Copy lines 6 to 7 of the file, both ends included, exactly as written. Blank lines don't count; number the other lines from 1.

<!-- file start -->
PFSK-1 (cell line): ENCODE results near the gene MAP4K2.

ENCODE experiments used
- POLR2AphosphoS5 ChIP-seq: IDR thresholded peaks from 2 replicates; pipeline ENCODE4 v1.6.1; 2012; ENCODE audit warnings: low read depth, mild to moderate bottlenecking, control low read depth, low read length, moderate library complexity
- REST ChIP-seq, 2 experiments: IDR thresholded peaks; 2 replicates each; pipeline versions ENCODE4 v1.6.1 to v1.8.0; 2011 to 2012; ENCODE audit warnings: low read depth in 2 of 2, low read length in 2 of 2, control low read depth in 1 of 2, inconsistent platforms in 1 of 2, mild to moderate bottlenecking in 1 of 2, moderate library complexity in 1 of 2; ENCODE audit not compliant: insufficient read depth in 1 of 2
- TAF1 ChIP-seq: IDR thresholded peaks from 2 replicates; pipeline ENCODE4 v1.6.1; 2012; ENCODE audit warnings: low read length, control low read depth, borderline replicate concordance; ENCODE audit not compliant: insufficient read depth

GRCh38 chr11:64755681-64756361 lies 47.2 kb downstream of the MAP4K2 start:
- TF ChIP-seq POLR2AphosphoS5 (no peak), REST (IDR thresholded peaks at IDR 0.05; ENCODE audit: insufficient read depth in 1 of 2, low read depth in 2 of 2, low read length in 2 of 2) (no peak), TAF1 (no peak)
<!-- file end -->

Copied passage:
GRCh38 chr11:64755681-64756361 lies 47.2 kb downstream of the MAP4K2 start:
- TF ChIP-seq POLR2AphosphoS5 (no peak), REST (IDR thresholded peaks at IDR 0.05; ENCODE audit: insufficient read depth in 1 of 2, low read depth in 2 of 2, low read length in 2 of 2) (no peak), TAF1 (no peak)